In a statement for this story, Bill Miller, the other HillCo co-founder, said the firm would not discuss Dennis “or any other employees of our firm.” He also said the allegation was “perpetrated by unscrupulous people for nefarious reasons to frame an innocent party.”
“An unbearably hostile work environment”
The atmosphere at the Texas Capitol has been well-documented in recent years. In 2017, the Daily Beast reported accounts of sexual harassment and misconduct in and around the Capitol and included allegations made against a number of current and former state lawmakers such as state Sen. Borris Miles, D-Houston. A spokesperson for Miles at the time called the allegations “unfounded and implausible.”
Later, reporting by the Tribune and interviews with more than two dozen current and former lawmakers and staffers revealed that sexual harassment regularly goes unchecked at the Capitol — and that policies in the two chambers often relied on people in power with little incentive to enforce them.
Dennis has been a presence at the Capitol for years. He worked for Parker — a Republican House member whose office declined to respond to a list of emailed questions for this story — from 2007-15, according to Dennis’ LinkedIn profile. Dennis also held a role as a strategist for the House Republican Caucus, his LinkedIn shows.
As the 2015 legislative session wrapped up, Julie Young, who at the time was working in Parker’s office, said she endured or witnessed multiple instances of harassment from Dennis, the lawmaker’s chief of staff. Young wrote a letter to Parker detailing incidents involving Dennis in the office and shared it with other staff members. Young said she brought a hard copy of the letter to discuss with Parker at a June 2015 meeting the two had scheduled.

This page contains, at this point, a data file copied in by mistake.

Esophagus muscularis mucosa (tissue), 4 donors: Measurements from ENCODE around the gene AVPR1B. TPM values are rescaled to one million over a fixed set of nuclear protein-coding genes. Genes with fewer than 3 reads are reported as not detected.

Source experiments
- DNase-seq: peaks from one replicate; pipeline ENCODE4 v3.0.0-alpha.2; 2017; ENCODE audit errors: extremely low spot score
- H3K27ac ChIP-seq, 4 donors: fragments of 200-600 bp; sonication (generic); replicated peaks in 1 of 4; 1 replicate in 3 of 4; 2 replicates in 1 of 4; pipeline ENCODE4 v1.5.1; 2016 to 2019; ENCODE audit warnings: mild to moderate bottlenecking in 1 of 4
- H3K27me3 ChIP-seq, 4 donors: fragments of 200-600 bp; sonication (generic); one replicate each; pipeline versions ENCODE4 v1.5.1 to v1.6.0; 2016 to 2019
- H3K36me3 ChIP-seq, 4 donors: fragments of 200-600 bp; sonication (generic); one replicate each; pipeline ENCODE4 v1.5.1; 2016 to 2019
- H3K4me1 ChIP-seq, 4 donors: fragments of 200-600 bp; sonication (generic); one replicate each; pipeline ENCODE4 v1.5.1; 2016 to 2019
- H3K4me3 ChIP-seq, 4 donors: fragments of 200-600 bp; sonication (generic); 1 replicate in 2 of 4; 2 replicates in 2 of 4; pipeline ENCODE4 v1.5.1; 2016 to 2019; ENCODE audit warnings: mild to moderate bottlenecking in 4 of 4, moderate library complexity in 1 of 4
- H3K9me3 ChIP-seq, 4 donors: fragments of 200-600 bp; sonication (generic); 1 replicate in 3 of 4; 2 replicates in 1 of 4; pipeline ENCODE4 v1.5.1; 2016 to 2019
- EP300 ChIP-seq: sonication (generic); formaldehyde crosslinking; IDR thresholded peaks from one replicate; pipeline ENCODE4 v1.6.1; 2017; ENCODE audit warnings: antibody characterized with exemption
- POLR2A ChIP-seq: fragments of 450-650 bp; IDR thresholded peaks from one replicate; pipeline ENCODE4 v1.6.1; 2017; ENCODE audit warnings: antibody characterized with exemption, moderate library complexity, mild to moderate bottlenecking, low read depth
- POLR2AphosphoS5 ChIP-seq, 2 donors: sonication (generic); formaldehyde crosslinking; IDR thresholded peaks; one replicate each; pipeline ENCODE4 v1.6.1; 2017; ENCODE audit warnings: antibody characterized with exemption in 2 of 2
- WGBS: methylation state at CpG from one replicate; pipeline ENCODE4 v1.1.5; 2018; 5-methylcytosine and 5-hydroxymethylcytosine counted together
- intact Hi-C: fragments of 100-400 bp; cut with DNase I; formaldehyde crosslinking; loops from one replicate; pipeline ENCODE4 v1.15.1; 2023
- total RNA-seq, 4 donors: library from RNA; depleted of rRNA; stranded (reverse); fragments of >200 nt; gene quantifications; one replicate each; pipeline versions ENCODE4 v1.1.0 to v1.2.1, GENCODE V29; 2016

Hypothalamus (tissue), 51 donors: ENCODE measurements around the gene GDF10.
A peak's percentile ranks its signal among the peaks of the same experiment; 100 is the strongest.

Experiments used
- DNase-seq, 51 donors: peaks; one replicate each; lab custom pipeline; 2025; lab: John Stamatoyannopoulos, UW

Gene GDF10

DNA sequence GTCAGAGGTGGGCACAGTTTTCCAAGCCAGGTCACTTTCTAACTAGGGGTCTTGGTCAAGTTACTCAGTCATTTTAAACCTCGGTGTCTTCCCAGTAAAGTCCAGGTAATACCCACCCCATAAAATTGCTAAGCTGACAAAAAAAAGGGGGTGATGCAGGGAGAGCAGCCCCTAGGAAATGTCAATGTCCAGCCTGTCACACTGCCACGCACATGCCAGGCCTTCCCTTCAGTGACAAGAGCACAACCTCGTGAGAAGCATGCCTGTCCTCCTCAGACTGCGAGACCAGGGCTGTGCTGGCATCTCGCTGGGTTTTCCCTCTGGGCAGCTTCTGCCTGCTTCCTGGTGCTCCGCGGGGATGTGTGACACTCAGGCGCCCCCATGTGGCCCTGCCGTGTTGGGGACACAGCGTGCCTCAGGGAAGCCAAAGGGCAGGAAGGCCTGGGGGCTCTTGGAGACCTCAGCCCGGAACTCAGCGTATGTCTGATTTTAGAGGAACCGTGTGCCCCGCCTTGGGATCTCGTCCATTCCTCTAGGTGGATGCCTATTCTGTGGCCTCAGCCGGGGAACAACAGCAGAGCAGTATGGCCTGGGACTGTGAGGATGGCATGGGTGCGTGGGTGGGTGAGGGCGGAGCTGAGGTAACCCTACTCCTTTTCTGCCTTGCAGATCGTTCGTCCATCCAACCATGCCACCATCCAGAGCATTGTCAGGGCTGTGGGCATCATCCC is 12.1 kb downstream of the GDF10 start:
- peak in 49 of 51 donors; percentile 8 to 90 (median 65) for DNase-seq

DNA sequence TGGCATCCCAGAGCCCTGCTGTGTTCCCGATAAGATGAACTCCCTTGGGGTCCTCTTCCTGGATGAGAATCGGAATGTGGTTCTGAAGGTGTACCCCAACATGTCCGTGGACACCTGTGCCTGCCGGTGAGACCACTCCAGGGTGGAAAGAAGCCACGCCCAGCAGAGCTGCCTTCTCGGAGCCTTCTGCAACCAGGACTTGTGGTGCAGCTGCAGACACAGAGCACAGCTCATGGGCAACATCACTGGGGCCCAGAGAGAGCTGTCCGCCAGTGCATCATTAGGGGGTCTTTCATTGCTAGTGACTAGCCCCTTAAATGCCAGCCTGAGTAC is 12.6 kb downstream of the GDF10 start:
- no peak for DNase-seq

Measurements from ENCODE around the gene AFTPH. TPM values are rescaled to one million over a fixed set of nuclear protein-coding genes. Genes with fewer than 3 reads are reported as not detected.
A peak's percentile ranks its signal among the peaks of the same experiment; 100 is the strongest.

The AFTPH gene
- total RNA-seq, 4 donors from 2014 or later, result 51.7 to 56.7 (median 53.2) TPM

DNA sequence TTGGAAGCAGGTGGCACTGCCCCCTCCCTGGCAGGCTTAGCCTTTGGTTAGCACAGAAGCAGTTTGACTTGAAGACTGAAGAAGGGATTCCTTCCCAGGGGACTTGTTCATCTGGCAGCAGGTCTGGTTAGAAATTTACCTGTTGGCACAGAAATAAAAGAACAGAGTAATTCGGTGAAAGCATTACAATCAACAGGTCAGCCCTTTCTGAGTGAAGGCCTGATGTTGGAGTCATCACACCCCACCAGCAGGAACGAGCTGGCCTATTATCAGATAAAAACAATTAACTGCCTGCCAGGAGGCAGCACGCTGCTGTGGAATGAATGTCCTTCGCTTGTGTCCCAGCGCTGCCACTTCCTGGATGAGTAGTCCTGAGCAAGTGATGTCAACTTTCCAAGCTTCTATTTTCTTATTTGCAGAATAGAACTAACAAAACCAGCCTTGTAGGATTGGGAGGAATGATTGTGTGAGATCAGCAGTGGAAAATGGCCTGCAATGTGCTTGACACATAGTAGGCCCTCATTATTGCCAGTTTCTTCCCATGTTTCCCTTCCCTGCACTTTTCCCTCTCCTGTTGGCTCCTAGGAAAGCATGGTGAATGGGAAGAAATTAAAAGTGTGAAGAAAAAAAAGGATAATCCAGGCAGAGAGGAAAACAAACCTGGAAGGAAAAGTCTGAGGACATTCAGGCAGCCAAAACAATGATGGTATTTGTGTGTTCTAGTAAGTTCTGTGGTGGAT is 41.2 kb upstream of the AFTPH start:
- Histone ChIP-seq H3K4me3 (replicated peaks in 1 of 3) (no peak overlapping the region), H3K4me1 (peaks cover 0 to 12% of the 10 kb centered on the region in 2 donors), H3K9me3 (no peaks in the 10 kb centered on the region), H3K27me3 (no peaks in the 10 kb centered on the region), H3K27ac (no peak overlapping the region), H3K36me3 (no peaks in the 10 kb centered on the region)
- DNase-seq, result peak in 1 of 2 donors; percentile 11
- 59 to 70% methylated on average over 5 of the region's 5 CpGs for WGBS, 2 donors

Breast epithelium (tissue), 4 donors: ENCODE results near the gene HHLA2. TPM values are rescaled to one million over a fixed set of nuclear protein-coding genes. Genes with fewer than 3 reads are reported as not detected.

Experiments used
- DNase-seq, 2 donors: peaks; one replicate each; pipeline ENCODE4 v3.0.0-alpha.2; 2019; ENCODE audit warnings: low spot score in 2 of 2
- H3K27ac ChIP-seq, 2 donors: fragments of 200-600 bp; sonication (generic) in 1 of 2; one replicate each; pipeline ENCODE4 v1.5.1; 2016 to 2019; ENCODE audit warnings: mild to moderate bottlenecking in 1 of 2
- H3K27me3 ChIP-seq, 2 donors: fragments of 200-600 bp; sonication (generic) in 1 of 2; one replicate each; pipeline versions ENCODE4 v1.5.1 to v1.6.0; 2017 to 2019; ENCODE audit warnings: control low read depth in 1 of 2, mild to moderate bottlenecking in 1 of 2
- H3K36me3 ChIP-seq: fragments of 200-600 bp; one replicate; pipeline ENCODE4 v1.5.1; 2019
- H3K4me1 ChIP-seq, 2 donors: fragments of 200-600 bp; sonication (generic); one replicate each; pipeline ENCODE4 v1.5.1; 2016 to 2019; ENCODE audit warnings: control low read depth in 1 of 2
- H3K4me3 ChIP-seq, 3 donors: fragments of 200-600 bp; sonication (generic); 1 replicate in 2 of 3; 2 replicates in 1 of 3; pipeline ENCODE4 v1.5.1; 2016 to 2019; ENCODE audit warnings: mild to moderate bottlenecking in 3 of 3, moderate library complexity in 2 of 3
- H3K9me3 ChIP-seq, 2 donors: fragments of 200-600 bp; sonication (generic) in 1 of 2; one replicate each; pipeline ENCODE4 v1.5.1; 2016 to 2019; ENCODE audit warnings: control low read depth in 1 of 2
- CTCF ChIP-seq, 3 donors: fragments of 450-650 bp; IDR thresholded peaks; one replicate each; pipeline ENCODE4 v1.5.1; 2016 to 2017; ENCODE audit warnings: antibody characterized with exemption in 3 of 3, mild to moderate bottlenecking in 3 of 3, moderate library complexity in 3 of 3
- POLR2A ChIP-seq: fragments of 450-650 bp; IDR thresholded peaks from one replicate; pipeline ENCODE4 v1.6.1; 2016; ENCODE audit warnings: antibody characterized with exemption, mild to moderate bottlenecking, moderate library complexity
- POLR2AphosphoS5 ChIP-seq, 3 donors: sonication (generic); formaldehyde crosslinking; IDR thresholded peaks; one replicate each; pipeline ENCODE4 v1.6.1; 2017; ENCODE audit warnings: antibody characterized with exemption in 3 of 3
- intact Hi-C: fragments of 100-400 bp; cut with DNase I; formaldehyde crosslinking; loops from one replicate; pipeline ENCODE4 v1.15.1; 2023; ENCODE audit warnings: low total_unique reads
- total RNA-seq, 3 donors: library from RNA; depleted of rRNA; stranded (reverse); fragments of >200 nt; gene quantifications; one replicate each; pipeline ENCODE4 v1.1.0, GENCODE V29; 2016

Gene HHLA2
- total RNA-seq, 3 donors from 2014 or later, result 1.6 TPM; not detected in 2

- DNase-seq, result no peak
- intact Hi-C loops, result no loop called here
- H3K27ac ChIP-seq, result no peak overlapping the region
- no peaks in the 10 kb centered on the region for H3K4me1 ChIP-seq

The letter, a copy of which was shared with the Tribune, said the instances listed “made [the office] all extremely uncomfortable” and made Parker’s “office an unbearably hostile work environment.”
“We are under direction to discuss these issues with you first,” the letter said, “and then if the situation is not handled internally, we are told to go straight to House Personnel who will take the issue to [then-House Administration Chair] Charlie Geren.”
The letter described Dennis speculating about the sex lives of female and male employees in front of other members of the office. The letter said he repeatedly told two staffers they would “sleep together before session is over.” Dennis also “repeatedly said to multiple people” that Young has “Fuck me eyes,” the letter said.
The letter also described “an office contest” Dennis held “in which he demanded that the winner be able to ‘shoot white yogurt onto the loser’s face.’” A female staffer lost “and had white yogurt thrown in her face by Rick, in the office,” the letter said.
In the two weeks after receiving the letter, Parker met individually with staff members and confirmed with each of them the incidents detailed in that letter, Young told the Tribune. Soon after that, she said, Parker held a meeting with staff in his office and apologized, saying they wouldn’t have to come in contact with Dennis moving forward.
Parker, though, continued to pay Dennis and did not sign paperwork terminating his employment until five months later, in November 2015, according to House personnel and payroll records reviewed by the Tribune.
Dennis, in response to an emailed list of questions for this story, largely denied the allegations and said he felt the letter was “unfair.” But he did say that, “during that period of time,” Parker’s office “had too much of a locker room environment.”